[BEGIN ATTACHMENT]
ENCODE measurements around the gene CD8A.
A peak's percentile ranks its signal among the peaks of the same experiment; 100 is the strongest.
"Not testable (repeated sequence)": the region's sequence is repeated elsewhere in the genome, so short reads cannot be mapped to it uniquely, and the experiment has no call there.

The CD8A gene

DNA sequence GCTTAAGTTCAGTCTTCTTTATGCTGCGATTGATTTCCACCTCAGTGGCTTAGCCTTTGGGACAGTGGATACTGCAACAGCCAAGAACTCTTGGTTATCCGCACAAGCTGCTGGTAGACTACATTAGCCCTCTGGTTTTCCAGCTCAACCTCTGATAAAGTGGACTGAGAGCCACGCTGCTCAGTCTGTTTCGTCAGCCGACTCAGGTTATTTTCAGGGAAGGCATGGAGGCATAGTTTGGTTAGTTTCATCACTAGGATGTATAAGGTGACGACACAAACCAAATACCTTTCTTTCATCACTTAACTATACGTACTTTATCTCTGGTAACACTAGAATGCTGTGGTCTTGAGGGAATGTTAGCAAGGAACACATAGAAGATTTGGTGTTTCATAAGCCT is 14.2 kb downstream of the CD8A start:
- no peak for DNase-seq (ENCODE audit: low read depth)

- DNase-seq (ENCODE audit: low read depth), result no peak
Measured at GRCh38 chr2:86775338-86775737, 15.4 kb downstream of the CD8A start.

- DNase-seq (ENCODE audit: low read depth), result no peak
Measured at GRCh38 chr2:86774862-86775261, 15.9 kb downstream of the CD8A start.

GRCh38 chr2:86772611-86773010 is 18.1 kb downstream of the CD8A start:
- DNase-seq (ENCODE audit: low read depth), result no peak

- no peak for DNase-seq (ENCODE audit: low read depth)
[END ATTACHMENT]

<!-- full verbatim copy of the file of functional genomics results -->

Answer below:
ENCODE measurements around the gene CD8A.
A peak's percentile ranks its signal among the peaks of the same experiment; 100 is the strongest.
"Not testable (repeated sequence)": the region's sequence is repeated elsewhere in the genome, so short reads cannot be mapped to it uniquely, and the experiment has no call there.

The CD8A gene

DNA sequence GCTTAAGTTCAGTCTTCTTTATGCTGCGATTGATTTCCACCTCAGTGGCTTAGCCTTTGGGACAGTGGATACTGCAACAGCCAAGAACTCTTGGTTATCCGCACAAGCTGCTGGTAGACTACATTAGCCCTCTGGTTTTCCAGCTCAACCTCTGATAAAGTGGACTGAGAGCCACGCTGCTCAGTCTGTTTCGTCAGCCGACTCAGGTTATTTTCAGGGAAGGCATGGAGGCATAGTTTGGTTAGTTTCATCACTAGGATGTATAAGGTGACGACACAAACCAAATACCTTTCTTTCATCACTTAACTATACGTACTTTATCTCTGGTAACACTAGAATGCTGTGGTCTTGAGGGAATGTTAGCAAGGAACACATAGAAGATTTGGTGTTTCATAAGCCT is 14.2 kb downstream of the CD8A start:
- no peak for DNase-seq (ENCODE audit: low read depth)

- DNase-seq (ENCODE audit: low read depth), result no peak
Measured at GRCh38 chr2:86775338-86775737, 15.4 kb downstream of the CD8A start.

- DNase-seq (ENCODE audit: low read depth), result no peak
Measured at GRCh38 chr2:86774862-86775261, 15.9 kb downstream of the CD8A start.

GRCh38 chr2:86772611-86773010 is 18.1 kb downstream of the CD8A start:
- DNase-seq (ENCODE audit: low read depth), result no peak

- no peak for DNase-seq (ENCODE audit: low read depth)